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Oh, Premier League. Please never go away like this again.
The English top division is back, back, back baby, and it starts on Wednesday night, when the big game is Manchester City vs Arsenal.
After months of speculating when things will come back, it feels wonderful to turn our attention to actual football, and one of the big questions that came up on this week’s Totally Football Show was how Manchester City will approach the rest of the season.
“It’s an interesting period for City in that it’s unusual for them to go into the last part of the season with their games not mattering,” said Daniel Storey. “They won’t win the league and they almost certainly won’t finish outside the top four, and even if they do it might not matter anyway.
“By the sounds of things there’s going to be a mini Champions League tournament at the end of this season, so it will be interesting to see if Guardiola considers these Premier League games as mini pre-season friendlies, concentrates on getting his players up to speed, not taking risks with key players. We know, for example, that Sergio Aguero’s hamstrings are tricky.
“So he might rest a few, then builds them up to speed in order start a mini season that ends with the biggest moment, the Champions League. There’s an argument for City taking it easy in those first few games.”
Of course this might be the last time they get to play in the Champions League for a while, because as things stand they are banned for the next two seasons by UEFA, over “serious breaches” of FFP regulations.
They have taken their case to the Court of Arbitration for Sport, with a verdict expected in the first or second week in July, and City seem pretty confident they will get UEFA’s verdict overturned.
But why are they so confident? The Athletic’s Manchester City correspondent Sam Lee joined the show to enlighten us.
“They say they’ve got irrefutable evidence, and who am I to doubt them? That’s the thing I’m looking forward to the most in all this, seeing this evidence and how they present it.
“They haven’t said a lot all the way through this: they have claimed the emails that were the basis of all the stories in Der Spiegel were taken out of context, and then when things started to get more serious, the CEO gave an interview where he reassured fans they didn’t have anything to worry about. Although they haven’t shed any light on why that is yet.
“We’re expecting an announcement in the first half of July, but I think the full document with all the written reasons for the decision will be published many months later.
“Some of the other things they’ll pick at are loads of UEFA-specific regulations: it says in their own statutes that UEFA can’t go back and investigate anything from more than five years ago, they can’t investigate any previous settlements – this related to a previous settlement, that was in 2014. There will be loads of little things like that: they may even go down the route of claiming FFP is anti-competitive.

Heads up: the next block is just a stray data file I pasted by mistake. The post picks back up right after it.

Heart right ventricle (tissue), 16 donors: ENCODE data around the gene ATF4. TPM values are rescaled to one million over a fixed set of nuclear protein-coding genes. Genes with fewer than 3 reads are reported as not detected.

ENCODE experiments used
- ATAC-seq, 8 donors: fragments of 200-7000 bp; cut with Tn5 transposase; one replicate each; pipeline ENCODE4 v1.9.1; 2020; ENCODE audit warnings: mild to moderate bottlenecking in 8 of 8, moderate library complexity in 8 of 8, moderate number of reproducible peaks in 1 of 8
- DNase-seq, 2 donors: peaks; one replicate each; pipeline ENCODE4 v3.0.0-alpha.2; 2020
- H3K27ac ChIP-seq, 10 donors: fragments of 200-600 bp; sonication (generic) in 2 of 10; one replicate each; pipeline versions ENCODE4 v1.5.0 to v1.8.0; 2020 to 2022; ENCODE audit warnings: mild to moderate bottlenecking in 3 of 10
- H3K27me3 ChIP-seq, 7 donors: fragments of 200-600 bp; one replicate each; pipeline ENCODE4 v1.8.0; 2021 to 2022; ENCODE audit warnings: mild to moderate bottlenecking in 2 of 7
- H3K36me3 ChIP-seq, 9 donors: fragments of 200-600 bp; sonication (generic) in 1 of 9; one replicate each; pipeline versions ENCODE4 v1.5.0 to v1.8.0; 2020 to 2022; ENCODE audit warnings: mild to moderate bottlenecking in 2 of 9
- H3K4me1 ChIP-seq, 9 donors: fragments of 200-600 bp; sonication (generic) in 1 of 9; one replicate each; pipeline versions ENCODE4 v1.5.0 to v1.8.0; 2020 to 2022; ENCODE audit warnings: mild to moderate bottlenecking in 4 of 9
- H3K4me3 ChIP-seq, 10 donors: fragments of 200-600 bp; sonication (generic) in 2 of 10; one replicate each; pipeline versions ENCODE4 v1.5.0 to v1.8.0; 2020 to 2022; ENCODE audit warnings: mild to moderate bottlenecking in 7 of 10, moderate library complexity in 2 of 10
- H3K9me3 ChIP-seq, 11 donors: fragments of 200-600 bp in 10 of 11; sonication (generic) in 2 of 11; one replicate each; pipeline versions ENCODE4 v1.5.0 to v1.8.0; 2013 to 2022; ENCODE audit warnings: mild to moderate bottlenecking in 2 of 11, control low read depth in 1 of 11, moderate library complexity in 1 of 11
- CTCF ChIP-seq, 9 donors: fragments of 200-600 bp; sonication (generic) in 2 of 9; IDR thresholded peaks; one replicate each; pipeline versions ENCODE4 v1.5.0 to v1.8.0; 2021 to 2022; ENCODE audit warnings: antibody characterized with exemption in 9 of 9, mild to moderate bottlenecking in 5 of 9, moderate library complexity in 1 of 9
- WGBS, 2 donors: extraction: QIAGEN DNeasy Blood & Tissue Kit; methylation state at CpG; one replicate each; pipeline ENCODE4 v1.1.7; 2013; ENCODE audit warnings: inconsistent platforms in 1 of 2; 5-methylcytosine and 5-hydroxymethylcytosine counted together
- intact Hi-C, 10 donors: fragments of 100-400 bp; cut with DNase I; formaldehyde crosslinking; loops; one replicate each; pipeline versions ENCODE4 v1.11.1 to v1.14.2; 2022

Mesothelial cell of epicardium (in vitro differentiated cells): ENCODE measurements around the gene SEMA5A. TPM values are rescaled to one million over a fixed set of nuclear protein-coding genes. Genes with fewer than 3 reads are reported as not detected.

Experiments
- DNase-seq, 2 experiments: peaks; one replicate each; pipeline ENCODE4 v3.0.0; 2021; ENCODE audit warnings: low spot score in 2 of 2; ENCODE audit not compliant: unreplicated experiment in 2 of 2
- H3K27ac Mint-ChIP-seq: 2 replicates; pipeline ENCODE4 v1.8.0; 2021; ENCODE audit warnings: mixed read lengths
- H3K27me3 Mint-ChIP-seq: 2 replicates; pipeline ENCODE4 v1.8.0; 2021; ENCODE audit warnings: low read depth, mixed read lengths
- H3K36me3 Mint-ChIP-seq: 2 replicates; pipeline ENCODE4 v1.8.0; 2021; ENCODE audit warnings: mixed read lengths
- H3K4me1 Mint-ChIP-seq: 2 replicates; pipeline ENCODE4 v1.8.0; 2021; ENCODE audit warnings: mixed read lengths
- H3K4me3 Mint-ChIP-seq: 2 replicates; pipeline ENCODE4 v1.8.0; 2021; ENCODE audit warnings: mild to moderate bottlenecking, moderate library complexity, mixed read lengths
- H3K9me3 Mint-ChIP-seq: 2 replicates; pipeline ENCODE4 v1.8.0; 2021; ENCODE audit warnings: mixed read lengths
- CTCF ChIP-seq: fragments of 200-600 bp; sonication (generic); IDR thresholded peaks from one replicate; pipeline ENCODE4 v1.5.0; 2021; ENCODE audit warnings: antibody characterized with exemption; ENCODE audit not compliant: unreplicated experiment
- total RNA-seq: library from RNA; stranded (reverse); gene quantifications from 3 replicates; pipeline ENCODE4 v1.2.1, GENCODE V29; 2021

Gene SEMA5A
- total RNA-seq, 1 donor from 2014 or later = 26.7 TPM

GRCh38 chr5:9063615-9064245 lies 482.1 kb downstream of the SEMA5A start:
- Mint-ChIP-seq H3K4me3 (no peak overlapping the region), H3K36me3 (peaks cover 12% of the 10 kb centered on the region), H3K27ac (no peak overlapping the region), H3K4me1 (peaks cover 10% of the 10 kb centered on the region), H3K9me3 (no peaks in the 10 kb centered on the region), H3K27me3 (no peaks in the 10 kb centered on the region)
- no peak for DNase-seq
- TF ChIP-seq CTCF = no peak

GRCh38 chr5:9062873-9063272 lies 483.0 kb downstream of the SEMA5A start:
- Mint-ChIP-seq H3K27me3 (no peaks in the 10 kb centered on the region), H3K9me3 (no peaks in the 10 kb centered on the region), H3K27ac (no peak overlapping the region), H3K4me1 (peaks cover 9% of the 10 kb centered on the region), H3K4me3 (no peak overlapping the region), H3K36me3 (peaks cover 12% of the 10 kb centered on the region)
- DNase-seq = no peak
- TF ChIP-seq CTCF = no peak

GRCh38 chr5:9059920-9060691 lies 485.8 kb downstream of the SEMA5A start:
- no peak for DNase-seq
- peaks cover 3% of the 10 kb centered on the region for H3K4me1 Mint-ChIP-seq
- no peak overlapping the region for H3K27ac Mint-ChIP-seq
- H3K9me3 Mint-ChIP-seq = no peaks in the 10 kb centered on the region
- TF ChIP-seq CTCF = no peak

“If I had to put my money on something it would probably be the ban sticking, but being reduced to one year.”
What of their opponents on Wednesday? Arsenal are of course managed by City’s former assistant manager Mikel Arteta, who takes his team to the Etihad having made a pretty decent impact since arriving in December.
“Arsenal are the only unbeaten Premier League team in 2020,” pointed out Duncan Alexander, “and only Liverpool have taken more points than them this year. It is a work in progress, but they could hit the ground running.”
Michael Cox picked up the baton:
“When Mikel Arteta first went to Manchester City, Pep Guardiola had so much faith in him that he put him in charge of City for a game against Arsenal at the Emirates, because he knew Arsenal so well. He was in charge of the scouting, the line-up and the tactical changes. Having effectively coached City against Arsenal, he’s now going to coach Arsenal against City.
“Arteta should benefit quite well from this break. He took over at Arsenal and really had to do a rebuilding job in terms of the structure of the side, and the way they were playing: they were a shambles at the end under Emery. He took over just before Christmas when they had four games in nine days, so three weeks on the training ground will probably be quite useful to Arteta and I’ll be interested in how they play.
“Arsenal had been very reactive and counter-attacking, changing system from game-to-game. Then when Arteta took over they had a very obvious system and shape. It was quite unusual but I think it got the best out of some players – I like the job he’s done with Bukayo Saka in particular.
“Extra time on the training ground to work on combination play, maybe better counter-pressing when they lose the ball is something City do well under Guardiola and Arteta will want to incorporate it there.”
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